Klitou’s eyes were coldly intense. “My job is to report the news, not to create it.” 
“I disagree with you,” Morgan said. “I don’t deal in politics, but I believe the problems of every country are politically motivated. Most newspapers are biased. They either lean toward the left, or the right. They’re not interested in the true news. They are interested in ‘their’ news. In other words, only the news that fits their beliefs, or supports their agenda. My wife and I are interested in one thing. Saving lives.”
Well. Okay. That was a really long speech full of principles when he could just be like, "I'm not talking to you. Bye." I wonder if this deeply-held belief that "the problems of every country are politically motivated" (um... duh) is going to come up in the future, or if J.L. Rothdiener was just writing this section and suddenly thought, "Ya know what I hate? NEWSPAPER BIAS!" and decided to rant about it for a bit.

Morgan and Tammy speculate as to whether Skye is alive (with very little emotional reaction, for some reason) and then decide to go to bed so tomorrow will be here faster.

All right, guys. Is Skye dead or alive? My money's on alive but her parents are dead. Or maybe just Malinda. SOMEONE has to be dead, and, unfortunately, I don't think it's Skye.

(Chapter 17.)

1 comment:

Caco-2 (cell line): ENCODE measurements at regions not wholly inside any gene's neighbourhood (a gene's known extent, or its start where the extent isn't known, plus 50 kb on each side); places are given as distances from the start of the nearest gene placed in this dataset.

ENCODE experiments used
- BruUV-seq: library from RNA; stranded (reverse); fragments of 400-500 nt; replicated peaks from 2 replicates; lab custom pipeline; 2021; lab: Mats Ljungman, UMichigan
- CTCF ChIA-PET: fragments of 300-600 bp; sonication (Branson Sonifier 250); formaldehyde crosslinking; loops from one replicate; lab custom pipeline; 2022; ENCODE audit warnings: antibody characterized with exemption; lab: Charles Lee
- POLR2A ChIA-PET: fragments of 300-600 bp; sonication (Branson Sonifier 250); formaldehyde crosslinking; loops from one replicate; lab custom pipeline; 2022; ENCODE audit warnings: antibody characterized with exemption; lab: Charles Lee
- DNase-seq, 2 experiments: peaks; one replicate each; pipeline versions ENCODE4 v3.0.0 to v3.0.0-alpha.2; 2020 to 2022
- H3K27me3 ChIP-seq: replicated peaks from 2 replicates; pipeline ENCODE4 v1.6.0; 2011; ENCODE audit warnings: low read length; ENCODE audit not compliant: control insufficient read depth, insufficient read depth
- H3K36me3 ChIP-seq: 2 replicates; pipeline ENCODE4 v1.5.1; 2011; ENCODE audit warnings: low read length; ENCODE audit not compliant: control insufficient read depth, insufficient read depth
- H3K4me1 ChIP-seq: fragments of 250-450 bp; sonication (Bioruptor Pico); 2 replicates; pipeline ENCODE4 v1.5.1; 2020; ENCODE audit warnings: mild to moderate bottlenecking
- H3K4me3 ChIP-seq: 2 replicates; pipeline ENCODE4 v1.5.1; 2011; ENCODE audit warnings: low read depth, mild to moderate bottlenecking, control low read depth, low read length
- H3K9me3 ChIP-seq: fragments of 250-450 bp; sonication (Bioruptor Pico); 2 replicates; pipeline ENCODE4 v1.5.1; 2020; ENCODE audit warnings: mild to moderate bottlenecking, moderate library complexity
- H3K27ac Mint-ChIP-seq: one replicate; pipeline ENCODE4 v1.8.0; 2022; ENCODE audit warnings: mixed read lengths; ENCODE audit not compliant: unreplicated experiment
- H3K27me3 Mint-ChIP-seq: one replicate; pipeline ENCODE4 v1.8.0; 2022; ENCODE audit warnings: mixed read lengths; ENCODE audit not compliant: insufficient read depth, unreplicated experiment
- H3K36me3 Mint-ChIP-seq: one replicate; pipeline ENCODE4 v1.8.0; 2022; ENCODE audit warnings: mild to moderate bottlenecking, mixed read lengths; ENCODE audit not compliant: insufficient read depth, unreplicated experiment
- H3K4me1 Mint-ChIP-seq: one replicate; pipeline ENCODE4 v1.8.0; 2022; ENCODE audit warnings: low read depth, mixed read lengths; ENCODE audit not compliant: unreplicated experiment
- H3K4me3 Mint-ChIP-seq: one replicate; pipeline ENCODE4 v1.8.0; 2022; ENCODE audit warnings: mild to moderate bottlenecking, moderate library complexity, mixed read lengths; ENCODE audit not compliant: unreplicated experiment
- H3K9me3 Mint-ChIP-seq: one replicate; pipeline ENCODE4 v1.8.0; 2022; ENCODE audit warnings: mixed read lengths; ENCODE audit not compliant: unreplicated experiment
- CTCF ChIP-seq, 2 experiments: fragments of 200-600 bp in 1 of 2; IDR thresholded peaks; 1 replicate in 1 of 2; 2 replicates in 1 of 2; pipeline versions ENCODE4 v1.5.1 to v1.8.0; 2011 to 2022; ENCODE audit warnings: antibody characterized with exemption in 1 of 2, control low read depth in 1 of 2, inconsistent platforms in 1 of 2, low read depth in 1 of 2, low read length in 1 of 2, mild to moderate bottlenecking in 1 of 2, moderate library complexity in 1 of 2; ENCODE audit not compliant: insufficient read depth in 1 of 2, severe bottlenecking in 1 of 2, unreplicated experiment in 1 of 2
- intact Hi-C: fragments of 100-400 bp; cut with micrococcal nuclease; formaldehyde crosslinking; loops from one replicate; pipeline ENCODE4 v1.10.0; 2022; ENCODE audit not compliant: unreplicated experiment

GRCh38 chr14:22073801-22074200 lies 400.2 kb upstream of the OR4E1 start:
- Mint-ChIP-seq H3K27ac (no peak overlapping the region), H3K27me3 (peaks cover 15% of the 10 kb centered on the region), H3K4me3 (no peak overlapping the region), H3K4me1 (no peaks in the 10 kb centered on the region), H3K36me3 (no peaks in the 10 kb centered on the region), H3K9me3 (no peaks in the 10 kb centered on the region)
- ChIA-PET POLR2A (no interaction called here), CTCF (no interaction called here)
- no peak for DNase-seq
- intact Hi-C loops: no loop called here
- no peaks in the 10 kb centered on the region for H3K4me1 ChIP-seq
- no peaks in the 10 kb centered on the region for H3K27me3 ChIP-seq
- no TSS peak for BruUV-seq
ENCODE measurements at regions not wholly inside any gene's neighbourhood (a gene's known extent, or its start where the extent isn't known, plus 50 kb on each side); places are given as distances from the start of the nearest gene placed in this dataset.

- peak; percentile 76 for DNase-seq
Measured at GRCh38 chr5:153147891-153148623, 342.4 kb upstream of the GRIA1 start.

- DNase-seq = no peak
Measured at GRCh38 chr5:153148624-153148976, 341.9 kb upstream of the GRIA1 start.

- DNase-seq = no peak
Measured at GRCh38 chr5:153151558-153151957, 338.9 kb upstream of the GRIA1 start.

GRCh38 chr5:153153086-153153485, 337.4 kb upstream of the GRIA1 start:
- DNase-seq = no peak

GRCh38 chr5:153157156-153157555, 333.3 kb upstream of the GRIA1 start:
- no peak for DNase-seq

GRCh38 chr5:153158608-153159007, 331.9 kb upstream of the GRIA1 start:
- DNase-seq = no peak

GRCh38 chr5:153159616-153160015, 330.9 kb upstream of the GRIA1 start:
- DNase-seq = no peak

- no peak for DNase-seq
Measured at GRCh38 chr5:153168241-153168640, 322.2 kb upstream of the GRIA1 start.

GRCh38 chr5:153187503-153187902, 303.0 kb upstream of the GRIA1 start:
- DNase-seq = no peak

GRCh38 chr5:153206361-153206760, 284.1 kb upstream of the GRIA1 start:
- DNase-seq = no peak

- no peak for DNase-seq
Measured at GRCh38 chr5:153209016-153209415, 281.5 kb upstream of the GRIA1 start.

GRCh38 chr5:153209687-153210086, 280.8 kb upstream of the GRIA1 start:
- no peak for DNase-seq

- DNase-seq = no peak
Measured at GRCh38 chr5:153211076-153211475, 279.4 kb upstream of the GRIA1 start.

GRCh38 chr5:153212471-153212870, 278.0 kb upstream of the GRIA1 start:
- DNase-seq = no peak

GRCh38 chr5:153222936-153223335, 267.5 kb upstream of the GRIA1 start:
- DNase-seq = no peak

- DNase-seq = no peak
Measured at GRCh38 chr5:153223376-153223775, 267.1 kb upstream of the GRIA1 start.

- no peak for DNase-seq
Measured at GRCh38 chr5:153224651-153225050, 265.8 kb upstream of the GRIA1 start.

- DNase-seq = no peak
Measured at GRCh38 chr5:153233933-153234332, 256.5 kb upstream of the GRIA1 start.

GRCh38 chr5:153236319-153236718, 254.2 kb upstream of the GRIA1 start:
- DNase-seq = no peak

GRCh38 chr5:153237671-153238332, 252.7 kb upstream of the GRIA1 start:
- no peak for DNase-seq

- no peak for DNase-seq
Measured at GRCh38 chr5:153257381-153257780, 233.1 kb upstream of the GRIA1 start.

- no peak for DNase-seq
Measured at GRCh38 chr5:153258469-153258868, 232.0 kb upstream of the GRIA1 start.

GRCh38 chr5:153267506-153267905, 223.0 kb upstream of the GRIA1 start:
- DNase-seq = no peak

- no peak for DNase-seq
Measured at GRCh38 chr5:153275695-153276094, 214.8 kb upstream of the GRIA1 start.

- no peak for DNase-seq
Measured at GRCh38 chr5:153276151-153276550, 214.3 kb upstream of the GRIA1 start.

1. The key to this scene is to understand what has been taking place in Greece the last few years. Just Google "Golden Dawn", but be prepared to be disgusted and infuriated. How and why it has been kept so quiet in the American press, I don't even begin to understand, but you're not alone in not having any idea what's been going on there.

    The Greeks responded to the 2008 meltdown by doing what many conservatives across the world tried to do: they implemented austerity measures, only theirs were by far the harshest of any country. Instead of stabilizing the economy, though, what they discovered is what no conservative wants to accept, and that's that not offering assistance to poor people doesn't make them not poor anymore. They're still there, and they still need help. Rioting has been prolific, and the Golden Dawn movement emerged amid the turmoil to take the lead...which wouldn't be so bad, if not for the fact they're a lot of neo-Nazi thugs. Several key members of the Greek parliament were just arrested a few weeks ago in relation to some horrific Golden Dawn activities. Imagine if the Tea Party openly behaved as the Ku Klux Klan, and both tried to kill the government AND conduct lynchings and you have an idea what's been going on in Greece.

    It's especially troubling, then, that Rothdiener would even dabble in this as a backdrop for his work of fiction. There's a clear condescension toward the troubles of Greece, an attitude that "We've all got troubles, get over yours". You already know what I think of that mindset, but it's particularly obnoxious in this specific context because he clearly doesn't have a meaningful understanding of, or appreciation for, the situation there. He just wanted to seem topical or relevant or whatever, but then rejects even exploring the nature of those problems by having the driver remark about "entitlements" and concluding with Morgan trying to claim some kind of rising-above-it apolitical high ground.